Volume 90 Issue 13 | pp. 46-47 | Concentrates
Issue Date: March 26, 2012

Gas Worse Than Diesel For Creating Aerosols In Air

Comparison of weekday and weekend emissions points to leading role of gasoline engine exhaust
Department: Science & Technology
News Channels: Environmental SCENE, Analytical SCENE
Keywords: aerosol, emissions, traffic, gasoline, diesel, air quality, pollution

Gasoline-fueled vehicles lead to far more organic aerosol particles forming in the atmosphere than do diesel-fueled vehicles, a report says (Geophys. Res. Lett., DOI: 10.1029/2011GL050718). Atmospheric aerosols are associated with a host of adverse health effects and also affect climate. Whereas primary organic aerosols are directly emitted into the air by a variety of natural and man-made sources, secondary organic aerosols (SOAs) form in the atmosphere from gaseous compounds. Understanding SOA origin is important for air quality modeling and control. A group led by Roya Bahreini, a scientist at the Cooperative Institute for Research in Environmental Sciences at the University of Colorado, Boulder, studied SOAs in the Los Angeles Basin. Comparing weekday and weekend traffic emissions—diesel emissions are 54% lower on weekends, and gasoline emissions stay more constant—the researchers found that diesel exhaust accounts for only up to 20% of SOA formation from vehicles. Therefore, efforts to control SOA production will be more effective if they focus on gasoline-burning engines, the authors say.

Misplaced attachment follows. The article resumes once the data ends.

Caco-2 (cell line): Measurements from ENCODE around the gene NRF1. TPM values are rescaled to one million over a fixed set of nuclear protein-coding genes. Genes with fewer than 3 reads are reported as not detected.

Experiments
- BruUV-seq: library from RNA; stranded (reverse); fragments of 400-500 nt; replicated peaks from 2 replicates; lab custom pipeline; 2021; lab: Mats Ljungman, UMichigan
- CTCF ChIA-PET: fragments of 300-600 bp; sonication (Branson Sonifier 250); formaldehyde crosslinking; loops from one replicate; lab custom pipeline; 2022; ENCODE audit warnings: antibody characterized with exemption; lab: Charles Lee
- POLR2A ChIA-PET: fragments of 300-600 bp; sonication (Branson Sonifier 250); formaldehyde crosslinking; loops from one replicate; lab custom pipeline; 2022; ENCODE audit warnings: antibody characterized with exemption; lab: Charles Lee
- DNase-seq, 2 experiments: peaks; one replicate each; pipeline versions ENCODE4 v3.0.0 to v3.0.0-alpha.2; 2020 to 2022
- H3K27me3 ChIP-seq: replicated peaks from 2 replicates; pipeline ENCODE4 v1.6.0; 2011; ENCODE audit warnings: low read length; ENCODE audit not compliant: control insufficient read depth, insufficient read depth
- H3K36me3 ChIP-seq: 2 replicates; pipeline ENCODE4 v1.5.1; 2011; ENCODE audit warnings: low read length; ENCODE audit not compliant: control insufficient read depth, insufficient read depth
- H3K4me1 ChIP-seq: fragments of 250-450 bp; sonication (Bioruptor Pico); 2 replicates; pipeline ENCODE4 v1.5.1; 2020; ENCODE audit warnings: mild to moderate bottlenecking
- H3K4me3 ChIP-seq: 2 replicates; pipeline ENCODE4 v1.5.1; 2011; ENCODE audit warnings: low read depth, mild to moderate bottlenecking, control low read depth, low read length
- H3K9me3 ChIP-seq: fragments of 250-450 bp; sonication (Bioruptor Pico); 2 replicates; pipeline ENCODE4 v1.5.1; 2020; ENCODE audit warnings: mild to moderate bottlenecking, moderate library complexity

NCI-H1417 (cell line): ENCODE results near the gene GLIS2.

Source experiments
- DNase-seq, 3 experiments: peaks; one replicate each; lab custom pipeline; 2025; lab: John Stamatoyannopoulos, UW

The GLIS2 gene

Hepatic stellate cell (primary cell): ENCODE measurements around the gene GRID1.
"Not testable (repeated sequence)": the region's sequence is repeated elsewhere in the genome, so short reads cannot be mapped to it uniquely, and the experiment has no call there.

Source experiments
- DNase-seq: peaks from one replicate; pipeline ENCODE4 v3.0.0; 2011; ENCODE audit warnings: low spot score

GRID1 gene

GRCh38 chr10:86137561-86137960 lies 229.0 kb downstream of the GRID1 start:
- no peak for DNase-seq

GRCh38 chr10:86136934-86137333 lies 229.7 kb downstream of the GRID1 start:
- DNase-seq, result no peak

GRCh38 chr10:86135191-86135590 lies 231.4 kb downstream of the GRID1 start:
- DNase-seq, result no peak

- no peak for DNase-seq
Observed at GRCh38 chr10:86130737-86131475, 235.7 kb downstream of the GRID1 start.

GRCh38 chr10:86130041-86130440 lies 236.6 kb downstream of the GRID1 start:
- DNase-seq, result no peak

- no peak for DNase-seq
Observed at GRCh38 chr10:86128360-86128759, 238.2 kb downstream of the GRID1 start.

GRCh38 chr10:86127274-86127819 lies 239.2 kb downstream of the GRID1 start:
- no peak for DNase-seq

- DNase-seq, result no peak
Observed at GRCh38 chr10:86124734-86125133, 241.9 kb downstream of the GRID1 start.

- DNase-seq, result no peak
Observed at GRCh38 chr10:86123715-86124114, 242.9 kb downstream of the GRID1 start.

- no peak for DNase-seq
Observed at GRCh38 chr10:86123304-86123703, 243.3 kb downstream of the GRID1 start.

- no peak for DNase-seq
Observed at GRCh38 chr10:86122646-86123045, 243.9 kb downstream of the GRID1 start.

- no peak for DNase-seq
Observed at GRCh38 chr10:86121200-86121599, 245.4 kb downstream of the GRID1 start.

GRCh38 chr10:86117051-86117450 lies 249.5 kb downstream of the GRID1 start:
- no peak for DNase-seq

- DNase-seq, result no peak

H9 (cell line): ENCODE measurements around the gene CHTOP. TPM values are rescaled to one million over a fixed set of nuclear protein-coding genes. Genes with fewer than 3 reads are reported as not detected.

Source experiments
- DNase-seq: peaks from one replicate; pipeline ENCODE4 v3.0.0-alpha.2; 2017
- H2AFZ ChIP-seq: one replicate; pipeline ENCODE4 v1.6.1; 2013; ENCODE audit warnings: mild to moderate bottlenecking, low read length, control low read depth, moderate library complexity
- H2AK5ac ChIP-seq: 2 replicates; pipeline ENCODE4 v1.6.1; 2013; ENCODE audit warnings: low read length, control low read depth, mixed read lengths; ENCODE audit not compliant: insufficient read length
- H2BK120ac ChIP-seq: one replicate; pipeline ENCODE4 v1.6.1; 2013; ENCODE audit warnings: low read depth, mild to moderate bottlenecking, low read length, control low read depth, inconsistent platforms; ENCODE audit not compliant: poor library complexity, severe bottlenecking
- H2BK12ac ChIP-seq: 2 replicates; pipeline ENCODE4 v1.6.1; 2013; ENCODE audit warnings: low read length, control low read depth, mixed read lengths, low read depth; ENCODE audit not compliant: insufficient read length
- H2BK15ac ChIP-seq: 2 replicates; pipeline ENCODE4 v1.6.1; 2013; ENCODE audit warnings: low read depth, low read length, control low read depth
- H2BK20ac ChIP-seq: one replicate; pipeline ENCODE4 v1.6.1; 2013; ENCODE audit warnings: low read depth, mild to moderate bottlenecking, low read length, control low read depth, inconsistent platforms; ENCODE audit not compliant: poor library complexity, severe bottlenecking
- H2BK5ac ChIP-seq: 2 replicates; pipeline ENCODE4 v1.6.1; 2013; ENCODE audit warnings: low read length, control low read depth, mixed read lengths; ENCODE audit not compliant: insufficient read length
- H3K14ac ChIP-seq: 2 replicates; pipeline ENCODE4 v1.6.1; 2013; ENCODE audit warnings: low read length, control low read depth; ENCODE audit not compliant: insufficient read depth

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ISSN 0009-2347
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